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Subject: Re: [relax-ng] Motivation for restrictions in section 7.2

On Fri, 2002-07-05 at 17:09, MURATA Makoto (FAMILY Given) wrote:
> > I don't see where there is any confusion in the interpretation of the
> > examples you gave if we stick to these definitions.
> It appears that I have misunderstood this issue!
> I can think of two reasons.  First, as a principle, RELAX NG prohibits 
> those patterns which cannot be satisfied by any documents.  This principle 
> is proposed by my following mail:
> http://lists.oasis-open.org/archives/relax-ng/200106/msg00127.html
> This principle prohibits <group><data .../><data .../></group>, but 
> does not prohibit<group><data .../><element .../></group>.

Yes, that's what I meant.
> Second,  I think that users will be confused if we allow consecutive 
> <data>.  For example, people would expect that <foo>1 2</foo> matches 
> element foo {xsd:short, xsd:short}.  There is no point in allowing such 
> meaningless patterns.

Agreed, a list is the only context where it makes sense because the
string has been split.

> >  I think it's fundamentally wrong for a particular element to
> > simultaneously have as children typed content (ie something that matches
> > <data>) and elements, eg
> James also wrote:
> > 
> > <foo>123<bar/></foo>
> > 
> > where 123 matches <data type="int"/> rather than <text/>. This is the same
> > reason why I want a stronger restriction than you on mixing elements and
> > data.
> http://lists.oasis-open.org/archives/relax-ng/200106/msg00139.html 

I have more than mixed feelings about this :-)

First a case has been posted the other day on xml-dev which doesn't look
that awfull. Why is <length>2<unit>cm</unit></lenght> worse than the
classical <length unit="cm">2</length> ?

Second, I don't think that it should be the job of a schema language to
enforce good practices. Actually it's one of the things I hate about WXS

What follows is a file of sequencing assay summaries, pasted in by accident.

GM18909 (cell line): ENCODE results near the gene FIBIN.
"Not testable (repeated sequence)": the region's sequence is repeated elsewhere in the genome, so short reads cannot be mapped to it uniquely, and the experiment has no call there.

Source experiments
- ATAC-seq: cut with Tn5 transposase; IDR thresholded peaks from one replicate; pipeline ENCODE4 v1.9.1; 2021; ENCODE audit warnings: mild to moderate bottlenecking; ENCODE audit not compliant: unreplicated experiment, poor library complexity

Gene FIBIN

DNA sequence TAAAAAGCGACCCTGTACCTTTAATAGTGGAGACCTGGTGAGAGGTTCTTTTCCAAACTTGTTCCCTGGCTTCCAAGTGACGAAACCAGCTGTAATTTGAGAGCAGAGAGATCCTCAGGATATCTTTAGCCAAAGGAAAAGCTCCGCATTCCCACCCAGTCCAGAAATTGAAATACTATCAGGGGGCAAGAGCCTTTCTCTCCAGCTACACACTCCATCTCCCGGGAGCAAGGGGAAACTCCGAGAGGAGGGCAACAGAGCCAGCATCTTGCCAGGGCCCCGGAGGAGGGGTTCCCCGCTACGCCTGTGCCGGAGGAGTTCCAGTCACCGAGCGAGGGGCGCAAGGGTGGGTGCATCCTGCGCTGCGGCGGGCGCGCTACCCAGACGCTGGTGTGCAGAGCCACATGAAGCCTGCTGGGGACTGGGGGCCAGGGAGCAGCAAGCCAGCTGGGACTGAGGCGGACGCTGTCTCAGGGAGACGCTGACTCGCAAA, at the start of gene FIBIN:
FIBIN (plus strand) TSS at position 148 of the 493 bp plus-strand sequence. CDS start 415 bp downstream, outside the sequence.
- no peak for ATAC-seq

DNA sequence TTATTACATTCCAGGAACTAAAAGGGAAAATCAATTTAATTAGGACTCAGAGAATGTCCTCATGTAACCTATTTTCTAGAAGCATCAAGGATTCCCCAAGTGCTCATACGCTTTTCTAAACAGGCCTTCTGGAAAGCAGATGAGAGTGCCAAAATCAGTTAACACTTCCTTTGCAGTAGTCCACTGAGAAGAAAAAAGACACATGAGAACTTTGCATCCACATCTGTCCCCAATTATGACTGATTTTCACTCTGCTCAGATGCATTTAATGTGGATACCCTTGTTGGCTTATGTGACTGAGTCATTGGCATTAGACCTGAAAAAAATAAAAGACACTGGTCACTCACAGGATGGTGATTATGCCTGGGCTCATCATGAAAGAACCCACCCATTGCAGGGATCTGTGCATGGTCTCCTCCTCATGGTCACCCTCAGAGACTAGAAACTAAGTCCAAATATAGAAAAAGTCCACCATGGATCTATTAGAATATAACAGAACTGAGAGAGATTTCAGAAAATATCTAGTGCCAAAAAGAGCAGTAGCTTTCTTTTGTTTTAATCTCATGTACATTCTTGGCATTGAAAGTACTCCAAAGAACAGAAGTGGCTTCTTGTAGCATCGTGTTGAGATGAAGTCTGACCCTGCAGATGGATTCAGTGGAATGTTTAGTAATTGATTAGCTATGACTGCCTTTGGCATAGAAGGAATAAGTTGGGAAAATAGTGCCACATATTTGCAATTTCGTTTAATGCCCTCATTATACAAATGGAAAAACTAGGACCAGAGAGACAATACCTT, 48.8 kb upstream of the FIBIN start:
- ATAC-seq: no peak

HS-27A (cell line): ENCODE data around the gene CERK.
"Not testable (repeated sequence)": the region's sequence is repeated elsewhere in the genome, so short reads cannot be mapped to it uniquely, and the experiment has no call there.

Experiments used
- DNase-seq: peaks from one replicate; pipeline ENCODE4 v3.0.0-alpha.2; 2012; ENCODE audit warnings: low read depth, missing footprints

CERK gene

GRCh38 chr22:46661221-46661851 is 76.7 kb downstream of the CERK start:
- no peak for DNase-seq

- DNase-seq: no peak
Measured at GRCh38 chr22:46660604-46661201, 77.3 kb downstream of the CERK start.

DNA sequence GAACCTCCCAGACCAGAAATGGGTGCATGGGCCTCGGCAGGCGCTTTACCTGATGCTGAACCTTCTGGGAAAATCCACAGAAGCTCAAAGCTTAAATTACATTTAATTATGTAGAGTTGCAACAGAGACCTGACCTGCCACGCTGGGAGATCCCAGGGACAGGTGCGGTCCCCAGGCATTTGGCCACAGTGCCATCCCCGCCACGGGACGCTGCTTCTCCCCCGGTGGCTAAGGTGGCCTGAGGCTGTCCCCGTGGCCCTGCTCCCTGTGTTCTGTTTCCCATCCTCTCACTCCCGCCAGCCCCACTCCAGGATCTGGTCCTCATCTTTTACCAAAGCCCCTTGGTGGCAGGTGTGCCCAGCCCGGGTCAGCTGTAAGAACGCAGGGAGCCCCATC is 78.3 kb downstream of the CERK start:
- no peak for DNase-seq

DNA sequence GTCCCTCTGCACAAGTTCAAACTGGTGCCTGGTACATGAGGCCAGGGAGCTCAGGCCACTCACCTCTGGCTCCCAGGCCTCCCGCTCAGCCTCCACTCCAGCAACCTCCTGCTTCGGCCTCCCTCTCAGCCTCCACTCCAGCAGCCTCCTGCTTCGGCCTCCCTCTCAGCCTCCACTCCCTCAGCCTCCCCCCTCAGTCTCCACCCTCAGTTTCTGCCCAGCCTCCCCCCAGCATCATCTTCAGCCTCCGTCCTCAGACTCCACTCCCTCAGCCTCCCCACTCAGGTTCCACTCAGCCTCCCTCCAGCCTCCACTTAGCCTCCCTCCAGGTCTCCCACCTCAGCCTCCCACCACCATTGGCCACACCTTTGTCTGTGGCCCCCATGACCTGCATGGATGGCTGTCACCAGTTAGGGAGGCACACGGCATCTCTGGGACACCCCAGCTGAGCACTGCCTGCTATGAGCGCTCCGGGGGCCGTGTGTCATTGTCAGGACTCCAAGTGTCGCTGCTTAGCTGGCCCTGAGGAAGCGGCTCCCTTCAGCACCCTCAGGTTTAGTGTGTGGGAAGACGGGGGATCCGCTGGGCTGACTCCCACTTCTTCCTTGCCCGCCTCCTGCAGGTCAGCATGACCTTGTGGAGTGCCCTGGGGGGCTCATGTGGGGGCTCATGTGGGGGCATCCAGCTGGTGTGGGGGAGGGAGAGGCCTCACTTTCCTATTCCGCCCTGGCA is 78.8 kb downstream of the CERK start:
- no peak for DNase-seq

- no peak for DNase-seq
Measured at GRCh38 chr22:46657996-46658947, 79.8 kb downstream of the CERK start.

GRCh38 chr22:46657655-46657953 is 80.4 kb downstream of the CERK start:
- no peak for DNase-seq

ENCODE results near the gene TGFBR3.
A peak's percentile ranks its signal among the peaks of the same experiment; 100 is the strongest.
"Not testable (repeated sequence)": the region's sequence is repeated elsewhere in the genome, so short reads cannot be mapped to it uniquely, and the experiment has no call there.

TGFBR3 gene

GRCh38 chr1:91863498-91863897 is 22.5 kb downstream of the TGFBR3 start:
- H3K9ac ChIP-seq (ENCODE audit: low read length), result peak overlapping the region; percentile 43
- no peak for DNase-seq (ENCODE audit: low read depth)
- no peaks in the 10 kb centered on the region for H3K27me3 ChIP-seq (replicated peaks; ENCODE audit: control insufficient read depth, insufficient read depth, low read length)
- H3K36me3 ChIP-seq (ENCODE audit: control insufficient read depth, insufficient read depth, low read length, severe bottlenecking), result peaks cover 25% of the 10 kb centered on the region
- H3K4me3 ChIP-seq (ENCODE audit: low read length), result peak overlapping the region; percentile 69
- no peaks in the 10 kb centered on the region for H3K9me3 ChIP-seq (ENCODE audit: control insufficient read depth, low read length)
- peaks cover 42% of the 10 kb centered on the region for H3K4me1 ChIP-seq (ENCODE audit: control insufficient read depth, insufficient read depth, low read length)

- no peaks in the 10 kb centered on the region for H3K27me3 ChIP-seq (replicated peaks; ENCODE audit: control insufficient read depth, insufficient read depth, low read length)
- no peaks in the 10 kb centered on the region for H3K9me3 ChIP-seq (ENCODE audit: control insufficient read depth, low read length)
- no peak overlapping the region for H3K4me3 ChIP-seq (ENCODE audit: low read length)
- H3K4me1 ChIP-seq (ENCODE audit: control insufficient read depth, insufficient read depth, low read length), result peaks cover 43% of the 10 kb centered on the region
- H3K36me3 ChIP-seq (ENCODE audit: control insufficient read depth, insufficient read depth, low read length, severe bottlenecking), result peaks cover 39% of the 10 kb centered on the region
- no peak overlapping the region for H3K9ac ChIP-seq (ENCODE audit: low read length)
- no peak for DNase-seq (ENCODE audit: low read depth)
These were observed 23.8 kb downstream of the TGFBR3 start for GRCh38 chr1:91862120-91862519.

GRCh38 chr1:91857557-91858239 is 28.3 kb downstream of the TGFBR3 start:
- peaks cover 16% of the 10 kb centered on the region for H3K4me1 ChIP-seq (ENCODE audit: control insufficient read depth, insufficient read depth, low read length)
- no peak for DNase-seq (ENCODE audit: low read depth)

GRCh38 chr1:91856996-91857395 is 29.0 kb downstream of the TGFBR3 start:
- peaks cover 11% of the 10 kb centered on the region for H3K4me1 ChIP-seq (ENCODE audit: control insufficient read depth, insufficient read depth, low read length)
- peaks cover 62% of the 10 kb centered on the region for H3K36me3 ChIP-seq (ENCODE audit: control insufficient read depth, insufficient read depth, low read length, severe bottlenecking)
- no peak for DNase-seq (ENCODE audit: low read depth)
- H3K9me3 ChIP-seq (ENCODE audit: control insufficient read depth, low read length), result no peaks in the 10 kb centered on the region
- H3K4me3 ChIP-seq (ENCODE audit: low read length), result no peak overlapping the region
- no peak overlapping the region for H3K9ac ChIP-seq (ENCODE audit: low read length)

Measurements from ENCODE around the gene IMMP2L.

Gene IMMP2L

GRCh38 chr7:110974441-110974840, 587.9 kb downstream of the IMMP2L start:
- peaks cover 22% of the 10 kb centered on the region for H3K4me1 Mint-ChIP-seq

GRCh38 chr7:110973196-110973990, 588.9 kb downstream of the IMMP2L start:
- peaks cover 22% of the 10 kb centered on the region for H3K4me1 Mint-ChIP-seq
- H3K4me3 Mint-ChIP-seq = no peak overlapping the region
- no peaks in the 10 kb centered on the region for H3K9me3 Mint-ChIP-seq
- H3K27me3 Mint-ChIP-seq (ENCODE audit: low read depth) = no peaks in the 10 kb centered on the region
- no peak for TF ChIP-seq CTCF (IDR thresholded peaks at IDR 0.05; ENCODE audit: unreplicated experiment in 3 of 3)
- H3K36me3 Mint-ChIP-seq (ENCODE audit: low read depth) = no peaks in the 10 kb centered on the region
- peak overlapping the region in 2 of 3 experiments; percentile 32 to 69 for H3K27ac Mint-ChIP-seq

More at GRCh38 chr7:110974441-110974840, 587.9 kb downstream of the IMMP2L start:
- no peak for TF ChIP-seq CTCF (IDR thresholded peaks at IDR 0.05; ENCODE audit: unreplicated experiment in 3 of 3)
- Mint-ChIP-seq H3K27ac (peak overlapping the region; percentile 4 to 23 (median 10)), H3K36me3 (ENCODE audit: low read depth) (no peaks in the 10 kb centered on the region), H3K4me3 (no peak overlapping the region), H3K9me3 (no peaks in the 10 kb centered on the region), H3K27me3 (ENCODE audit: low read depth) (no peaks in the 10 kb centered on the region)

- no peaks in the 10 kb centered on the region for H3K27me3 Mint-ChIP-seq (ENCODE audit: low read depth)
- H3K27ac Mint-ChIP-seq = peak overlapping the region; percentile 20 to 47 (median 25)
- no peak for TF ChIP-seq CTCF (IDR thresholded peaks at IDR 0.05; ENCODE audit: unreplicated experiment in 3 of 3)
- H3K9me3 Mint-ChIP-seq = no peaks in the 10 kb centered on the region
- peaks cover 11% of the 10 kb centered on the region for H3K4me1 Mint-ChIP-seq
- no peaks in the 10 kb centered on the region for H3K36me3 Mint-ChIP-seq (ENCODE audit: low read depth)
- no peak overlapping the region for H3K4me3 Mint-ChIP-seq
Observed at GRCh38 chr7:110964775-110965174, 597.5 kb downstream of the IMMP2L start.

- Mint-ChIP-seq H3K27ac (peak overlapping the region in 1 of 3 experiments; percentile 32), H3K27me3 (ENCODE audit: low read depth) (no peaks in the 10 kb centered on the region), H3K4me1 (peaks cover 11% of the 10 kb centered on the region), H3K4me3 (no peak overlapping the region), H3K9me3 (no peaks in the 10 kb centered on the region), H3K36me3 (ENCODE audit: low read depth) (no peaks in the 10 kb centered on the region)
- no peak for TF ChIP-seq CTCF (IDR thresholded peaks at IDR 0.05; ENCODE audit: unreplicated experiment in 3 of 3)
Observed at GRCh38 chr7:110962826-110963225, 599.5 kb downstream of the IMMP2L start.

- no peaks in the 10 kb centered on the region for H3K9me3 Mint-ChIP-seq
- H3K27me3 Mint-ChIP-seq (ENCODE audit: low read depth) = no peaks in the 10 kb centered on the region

when they say for instance that unordored content models are bad

In the case of WXS it's mostly an excuse to hide restrictions and I am
puzzled to see that Relax NG is actually adding complexity to its model
and algorithm to enforce a specific practice considered as bad! Without
this restriction, the text pattern could have been simplified into
zeroOrMore data patterns with a type token and the whole stuff been
easier to implement. 

There are other practices which can probably be considered as as bad as
this one, why not enforce them? or why enforce this one in the schema
language itself.

It could be a good idea to develop something above Relax NG to measure
the quality of a schema. It could even be fun and bad practices could be
detected and reported, but again, I don't think that's the job of the
schema language itself.

Sorry for this rant which I should have expressed when it was still time
(unfortunately I was busy with my WXS book at that time) and thanks for
your patient answers.

> -- 
> MURATA Makoto (FAMILY Given) <EB2M-MRT@asahi-net.or.jp>
See you in San Diego.
Eric van der Vlist       http://xmlfr.org            http://dyomedea.com
(W3C) XML Schema ISBN:0-596-00252-1 http://oreilly.com/catalog/xmlschema

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